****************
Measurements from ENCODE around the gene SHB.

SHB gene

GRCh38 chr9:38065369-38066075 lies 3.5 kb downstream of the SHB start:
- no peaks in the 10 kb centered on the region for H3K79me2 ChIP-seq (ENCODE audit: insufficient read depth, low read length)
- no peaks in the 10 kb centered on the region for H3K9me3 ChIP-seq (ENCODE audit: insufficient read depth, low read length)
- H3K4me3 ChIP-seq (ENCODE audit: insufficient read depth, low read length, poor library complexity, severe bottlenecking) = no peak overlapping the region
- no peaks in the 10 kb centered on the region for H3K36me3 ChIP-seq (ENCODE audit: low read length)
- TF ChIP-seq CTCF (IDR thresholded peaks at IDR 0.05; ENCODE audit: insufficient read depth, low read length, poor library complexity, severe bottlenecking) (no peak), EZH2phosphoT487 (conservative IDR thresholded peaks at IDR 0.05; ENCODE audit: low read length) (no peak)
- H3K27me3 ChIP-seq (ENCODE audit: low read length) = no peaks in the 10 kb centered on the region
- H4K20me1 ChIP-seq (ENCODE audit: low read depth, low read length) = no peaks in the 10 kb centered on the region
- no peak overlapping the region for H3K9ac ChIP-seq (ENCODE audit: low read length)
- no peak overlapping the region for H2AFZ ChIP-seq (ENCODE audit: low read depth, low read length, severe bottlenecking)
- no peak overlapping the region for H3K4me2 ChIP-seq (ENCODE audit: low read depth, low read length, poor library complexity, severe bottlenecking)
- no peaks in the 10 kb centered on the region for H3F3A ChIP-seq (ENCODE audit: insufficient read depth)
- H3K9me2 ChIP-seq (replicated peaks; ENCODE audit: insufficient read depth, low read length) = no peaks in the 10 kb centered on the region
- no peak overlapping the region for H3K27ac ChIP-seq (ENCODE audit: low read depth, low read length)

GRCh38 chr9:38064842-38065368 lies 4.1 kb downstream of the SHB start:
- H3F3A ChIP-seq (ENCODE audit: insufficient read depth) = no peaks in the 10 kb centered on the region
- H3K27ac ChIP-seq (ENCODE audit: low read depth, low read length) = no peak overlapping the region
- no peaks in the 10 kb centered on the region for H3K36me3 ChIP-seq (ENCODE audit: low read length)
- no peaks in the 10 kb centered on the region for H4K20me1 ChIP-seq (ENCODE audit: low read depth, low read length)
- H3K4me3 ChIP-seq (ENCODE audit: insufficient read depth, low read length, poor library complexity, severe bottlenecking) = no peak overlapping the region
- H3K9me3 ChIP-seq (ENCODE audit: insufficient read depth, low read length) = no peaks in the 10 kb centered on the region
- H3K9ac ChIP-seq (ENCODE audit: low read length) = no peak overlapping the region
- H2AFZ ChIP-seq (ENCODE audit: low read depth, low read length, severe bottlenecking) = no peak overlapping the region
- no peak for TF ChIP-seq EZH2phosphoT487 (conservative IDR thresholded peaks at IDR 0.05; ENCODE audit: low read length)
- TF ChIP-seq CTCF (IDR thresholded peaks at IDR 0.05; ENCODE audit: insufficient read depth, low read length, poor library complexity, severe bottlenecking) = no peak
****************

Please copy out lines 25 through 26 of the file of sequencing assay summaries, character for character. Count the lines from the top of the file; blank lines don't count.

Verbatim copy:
- H2AFZ ChIP-seq (ENCODE audit: low read depth, low read length, severe bottlenecking) = no peak overlapping the region
- no peak for TF ChIP-seq EZH2phosphoT487 (conservative IDR thresholded peaks at IDR 0.05; ENCODE audit: low read length)